Mojito Mint foliage
(Photo courtesy of NetPS Plant Finder)
Height: 3 feet
Spread: 18 inches
Hardiness Zone: (annual)
Other Names: Cuban Mint
This variety is grown primarily for its less pungent, sweet flavored foliage that is popular in drinks and as a food seasoning; a great container plant, and it is suggested that planting within a pot in the ground will curtail invasiveness
Mojito Mint is an annual herb that is commonly grown for its edible qualities. The fragrant oval green leaves are usually harvested from late spring to early fall. The leaves have a minty taste.
The leaves are most often used in the following ways:
- Fresh Eating
Planting & Growing
Mojito Mint will grow to be about 30 inches tall at maturity, with a spread of 18 inches. Its foliage tends to remain dense right to the ground, not requiring facer plants in front. Although it's not a true annual, this fast-growing plant can be expected to behave as an annual in our climate if left outdoors over the winter, usually needing replacement the following year. As such, gardeners should take into consideration that it will perform differently than it would in its native habitat.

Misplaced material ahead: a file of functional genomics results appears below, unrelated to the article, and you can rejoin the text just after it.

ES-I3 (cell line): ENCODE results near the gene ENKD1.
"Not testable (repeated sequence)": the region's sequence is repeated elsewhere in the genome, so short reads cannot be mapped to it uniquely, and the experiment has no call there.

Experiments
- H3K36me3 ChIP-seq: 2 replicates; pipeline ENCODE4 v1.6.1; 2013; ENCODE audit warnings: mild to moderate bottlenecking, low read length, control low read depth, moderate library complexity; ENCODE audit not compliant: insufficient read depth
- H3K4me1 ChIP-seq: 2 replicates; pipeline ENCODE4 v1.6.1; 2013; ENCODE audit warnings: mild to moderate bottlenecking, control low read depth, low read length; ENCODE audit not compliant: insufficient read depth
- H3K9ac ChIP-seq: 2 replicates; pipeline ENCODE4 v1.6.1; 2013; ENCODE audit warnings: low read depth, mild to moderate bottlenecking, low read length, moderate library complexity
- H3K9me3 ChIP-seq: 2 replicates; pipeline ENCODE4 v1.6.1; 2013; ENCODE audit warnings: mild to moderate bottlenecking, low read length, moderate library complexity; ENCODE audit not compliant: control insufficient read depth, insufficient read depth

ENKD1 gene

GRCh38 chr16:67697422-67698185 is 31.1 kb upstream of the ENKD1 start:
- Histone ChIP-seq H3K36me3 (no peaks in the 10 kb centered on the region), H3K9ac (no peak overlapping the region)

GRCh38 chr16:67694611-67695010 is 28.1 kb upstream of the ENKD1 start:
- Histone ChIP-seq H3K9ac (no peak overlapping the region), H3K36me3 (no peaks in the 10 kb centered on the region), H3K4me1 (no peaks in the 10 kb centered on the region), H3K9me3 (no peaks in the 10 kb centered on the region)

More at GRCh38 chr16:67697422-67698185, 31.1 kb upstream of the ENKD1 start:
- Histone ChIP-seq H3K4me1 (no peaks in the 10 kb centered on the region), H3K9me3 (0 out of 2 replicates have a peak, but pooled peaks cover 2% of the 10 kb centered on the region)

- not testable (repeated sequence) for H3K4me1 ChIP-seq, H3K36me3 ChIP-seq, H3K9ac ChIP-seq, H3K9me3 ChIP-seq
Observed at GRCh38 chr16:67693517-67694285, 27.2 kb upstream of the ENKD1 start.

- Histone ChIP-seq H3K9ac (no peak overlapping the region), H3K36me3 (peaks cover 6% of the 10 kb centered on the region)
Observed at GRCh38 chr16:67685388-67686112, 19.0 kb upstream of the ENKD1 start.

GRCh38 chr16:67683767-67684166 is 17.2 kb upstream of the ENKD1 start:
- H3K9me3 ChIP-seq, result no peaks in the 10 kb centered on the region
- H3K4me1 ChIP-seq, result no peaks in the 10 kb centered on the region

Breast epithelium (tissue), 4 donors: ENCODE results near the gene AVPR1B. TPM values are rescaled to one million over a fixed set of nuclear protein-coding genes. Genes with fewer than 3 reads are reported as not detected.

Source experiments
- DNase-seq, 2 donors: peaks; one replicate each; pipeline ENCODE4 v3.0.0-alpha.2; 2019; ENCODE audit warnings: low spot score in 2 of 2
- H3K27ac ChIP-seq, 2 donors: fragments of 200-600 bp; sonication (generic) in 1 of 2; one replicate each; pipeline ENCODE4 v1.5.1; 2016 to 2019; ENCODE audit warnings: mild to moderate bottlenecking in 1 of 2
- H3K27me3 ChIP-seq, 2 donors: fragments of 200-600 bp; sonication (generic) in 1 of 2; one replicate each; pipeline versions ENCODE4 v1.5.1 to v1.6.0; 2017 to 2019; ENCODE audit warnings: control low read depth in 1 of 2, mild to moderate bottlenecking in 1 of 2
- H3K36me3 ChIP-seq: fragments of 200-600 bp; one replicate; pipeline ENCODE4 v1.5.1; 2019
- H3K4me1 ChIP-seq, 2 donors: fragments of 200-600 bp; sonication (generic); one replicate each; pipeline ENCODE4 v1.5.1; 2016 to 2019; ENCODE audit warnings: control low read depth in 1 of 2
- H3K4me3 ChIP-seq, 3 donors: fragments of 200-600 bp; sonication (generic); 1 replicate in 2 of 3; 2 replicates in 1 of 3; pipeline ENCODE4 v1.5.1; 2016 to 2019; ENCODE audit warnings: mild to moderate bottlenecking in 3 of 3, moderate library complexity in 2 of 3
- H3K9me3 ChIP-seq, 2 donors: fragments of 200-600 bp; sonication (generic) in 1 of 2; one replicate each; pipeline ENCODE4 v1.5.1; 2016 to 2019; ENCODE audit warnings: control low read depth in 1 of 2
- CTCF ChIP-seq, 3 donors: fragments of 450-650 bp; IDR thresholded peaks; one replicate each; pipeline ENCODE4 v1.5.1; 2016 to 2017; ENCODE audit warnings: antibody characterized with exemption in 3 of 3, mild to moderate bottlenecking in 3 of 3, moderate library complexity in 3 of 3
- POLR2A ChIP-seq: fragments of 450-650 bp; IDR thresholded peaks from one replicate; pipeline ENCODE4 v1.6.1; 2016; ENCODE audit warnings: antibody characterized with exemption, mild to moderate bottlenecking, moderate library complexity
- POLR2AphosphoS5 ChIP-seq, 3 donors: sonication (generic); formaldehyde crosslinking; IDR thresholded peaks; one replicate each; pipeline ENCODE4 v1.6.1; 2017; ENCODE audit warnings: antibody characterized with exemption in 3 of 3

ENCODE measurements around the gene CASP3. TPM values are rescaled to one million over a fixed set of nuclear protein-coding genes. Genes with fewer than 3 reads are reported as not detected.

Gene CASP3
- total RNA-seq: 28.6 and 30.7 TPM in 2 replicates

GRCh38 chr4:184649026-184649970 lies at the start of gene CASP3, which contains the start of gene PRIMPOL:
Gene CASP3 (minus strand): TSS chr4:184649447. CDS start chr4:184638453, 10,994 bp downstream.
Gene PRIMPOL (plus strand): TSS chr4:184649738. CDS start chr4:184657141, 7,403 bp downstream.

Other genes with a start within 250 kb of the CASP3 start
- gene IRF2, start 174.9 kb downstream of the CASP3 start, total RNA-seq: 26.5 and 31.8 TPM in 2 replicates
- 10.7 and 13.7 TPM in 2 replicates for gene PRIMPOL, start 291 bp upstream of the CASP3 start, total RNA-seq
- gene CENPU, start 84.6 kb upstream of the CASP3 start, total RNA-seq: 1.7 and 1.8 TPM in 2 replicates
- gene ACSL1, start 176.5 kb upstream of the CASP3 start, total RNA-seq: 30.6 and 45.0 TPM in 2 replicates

This plant is difficult to integrate into a landscape or flower garden, and is best grown in a designated edibles garden. It does best in full sun to partial shade. It does best in average to evenly moist conditions, but will not tolerate standing water. It is not particular as to soil type or pH. It is highly tolerant of urban pollution and will even thrive in inner city environments. This particular variety is an interspecific hybrid. It can be propagated by division; however, as a cultivated variety, be aware that it may be subject to certain restrictions or prohibitions on propagation.
Mojito Mint is a good choice for the edible garden, but it is also well-suited for use in outdoor pots and containers. With its upright habit of growth, it is best suited for use as a 'thriller' in the 'spiller-thriller-filler' container combination; plant it near the center of the pot, surrounded by smaller plants and those that spill over the edges. Note that when growing plants in outdoor containers and baskets, they may require more frequent waterings than they would in the yard or garden.